The Economic Survey Pakistan for 2010-11, released by the government on Thursday, appears a tale of missed targets and financial difficulties. Although the strains on the economy were quite well known, their detailed analyses given in the pre-budget document puts an official stamp on the performance of the economy during the current year. 

The overall picture emerging from the survey points to the fact that the challenge of putting back the economy on track and controlling the yawning fiscal deficit will require enormous effort.
During the year under review, economic growth remained low, investment went down and inflation remained in the double digit. Poverty figures are yet to be finalised. So is the case with unemployment data, which should be updated. However, it must be said that the government has been forthcoming in sharing with the nation the problems it had to face in various fields of economic activity as well as details of plus points like the surge in export earnings and home remittances. The decline in total investment from 22.5 percent of GDP in 2006-07 to 13.4 percent this year should be a matter of considerable concern. The slow growth of large-scale industry, which was no more than 1.7 percent, is also quite worrisome. This trend ought to be reversed in order to spur economic growth and create employment opportunities. The growth in agriculture sector has been estimated at 1.2 percent. The fact that the country is self-sufficient in food grains should be a matter of satisfaction.
Another area of concern is the big budget deficit, which is the difference between the government’s income and its expenditure. Even though the government announced new taxation measures in March this year, which would fetch Rs53 billion. After pruning current expenditure as well slashing the development programme, this deficit still remained high. In fact, this has emerged as a formidable challenge. Efforts are expected in the budget to enhance the government’s income and control the expenditure. Still the deficit problem seems to persist requiring bold policy initiatives.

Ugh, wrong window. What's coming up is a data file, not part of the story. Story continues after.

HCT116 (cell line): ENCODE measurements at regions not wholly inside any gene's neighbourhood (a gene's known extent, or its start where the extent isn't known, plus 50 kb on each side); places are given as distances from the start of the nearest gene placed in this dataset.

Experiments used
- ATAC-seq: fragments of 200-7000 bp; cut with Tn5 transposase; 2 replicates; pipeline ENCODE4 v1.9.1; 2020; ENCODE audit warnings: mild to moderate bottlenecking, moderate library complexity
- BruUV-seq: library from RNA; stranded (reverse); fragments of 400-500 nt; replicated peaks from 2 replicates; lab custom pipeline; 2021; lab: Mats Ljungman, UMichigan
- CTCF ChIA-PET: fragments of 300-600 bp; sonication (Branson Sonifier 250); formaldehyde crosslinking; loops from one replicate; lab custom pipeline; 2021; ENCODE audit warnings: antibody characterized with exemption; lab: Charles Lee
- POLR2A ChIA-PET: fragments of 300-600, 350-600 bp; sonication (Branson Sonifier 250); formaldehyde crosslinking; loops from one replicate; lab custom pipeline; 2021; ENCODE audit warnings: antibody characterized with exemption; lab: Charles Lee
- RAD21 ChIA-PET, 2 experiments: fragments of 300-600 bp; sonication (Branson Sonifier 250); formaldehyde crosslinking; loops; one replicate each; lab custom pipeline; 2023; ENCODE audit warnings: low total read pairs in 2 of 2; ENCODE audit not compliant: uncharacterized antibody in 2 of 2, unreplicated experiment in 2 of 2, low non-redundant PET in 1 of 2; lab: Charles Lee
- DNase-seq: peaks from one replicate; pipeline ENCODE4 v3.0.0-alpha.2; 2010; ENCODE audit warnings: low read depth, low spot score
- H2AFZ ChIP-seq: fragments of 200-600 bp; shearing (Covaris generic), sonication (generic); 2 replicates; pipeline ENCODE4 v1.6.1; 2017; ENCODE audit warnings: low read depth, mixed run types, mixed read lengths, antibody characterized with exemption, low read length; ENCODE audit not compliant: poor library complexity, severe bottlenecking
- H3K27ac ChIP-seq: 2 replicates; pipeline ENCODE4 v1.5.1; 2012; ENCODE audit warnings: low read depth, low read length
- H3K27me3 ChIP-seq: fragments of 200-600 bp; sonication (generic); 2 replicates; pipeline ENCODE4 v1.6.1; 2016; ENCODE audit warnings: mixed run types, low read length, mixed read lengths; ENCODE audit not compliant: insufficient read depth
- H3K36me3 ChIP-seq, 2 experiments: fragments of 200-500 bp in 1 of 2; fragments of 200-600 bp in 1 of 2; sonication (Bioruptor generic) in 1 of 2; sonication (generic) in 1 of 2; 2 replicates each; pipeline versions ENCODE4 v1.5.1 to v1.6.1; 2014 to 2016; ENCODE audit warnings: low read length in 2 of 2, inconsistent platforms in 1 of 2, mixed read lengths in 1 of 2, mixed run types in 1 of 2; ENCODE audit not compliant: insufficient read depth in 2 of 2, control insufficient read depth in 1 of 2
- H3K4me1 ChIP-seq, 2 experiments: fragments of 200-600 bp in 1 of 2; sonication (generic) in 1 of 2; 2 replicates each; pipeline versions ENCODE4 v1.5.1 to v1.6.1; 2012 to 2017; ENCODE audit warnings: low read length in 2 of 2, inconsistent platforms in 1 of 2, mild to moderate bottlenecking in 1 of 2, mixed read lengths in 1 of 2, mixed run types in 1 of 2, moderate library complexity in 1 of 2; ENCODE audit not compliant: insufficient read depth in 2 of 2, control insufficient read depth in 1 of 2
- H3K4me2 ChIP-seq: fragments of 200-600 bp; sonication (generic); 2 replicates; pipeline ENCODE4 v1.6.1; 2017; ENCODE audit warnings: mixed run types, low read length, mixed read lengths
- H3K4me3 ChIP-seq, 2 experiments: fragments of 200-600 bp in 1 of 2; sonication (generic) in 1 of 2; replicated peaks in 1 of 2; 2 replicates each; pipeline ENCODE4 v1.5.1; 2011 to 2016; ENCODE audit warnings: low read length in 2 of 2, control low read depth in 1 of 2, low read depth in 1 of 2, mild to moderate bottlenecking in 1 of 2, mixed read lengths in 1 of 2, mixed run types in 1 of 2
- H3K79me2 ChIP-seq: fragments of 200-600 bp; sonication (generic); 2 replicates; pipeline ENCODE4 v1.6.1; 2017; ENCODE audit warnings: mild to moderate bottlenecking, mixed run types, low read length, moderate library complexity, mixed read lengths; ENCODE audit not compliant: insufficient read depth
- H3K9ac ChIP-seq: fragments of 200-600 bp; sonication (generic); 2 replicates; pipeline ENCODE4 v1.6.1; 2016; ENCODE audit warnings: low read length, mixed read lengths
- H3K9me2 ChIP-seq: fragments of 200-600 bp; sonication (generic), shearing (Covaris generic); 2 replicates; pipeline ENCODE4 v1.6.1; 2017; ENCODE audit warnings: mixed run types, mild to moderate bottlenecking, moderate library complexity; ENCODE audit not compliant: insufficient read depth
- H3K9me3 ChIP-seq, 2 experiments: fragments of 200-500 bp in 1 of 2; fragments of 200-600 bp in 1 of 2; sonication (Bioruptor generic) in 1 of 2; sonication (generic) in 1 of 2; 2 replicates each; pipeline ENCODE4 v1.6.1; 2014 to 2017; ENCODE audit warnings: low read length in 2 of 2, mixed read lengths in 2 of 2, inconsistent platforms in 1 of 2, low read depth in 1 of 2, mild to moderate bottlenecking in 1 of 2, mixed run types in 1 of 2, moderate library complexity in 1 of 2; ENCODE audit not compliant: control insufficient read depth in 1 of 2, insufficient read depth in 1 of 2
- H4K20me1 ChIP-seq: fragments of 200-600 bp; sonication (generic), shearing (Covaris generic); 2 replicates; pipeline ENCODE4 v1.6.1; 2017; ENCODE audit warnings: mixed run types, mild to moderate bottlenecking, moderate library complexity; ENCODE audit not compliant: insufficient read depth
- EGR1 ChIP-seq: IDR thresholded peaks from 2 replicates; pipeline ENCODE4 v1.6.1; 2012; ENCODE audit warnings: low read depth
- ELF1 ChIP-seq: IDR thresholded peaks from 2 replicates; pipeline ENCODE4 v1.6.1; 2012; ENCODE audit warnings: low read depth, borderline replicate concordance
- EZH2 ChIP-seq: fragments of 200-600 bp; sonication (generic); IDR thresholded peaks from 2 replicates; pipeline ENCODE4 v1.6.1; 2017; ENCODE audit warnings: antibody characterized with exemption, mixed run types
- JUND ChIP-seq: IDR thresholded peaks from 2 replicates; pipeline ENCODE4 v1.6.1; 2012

This situation led to heavy bank borrowings by the government for budgetary support. This increased to Rs614 billion this year as compared to Rs398 billion last year. The borrowing from the State Bank leads to fuelling of inflation. The one from commercial banks leads to the burden of heavy interest. It also crowds out credit to the private sector, which business circles have been describing as a constraining factor.
It also needs to be emphasised that the high burden of domestic and external debt should be reduced. The Survey puts the total debt liability at a little over Rs10 trillion. As a result of this, debt servicing reached about Rs one trillion this year. This is on the very high side and ought to be controlled. This also brings into focus the urgent need for greater domestic resource mobilisation and moving towards a self-reliant economy.
Inflation, during the year, remained at around 14 percent. The fact remains that the majority of people continue to complain of high prices, especially those of kitchen items. People expect that the government will take specific measures in the budget to reduce inflation and also provide substantial relief to them. The need to control inflation and create new job opportunities remains paramount.
The Economic Survey also talks about the government’s reform agenda, which it intends to follow. This includes restructuring of public sector enterprises, power sector reforms, debt management strategy, fiscal austerity to reduce budget deficit, tight monetary policy to check inflation, building foreign exchange reserves, promoting exports, strengthening social safety nets, promoting and rising domestic revenue, rationalising subsidy regime and tax administration and policy reform to mobilise domestic resources. “The reform agenda is comprehensive as it takes into account the major challenges that remain on horizon,” says the Survey.
As the challenges have been detailed and a reform agenda spelt out by the government, it is fair to expect that this will be implemented with greater commitment. The economy had seen the ravages of floods and the impact of high international oil prices. It should now be possible for the government to move ahead with the agenda with greater confidence and conviction.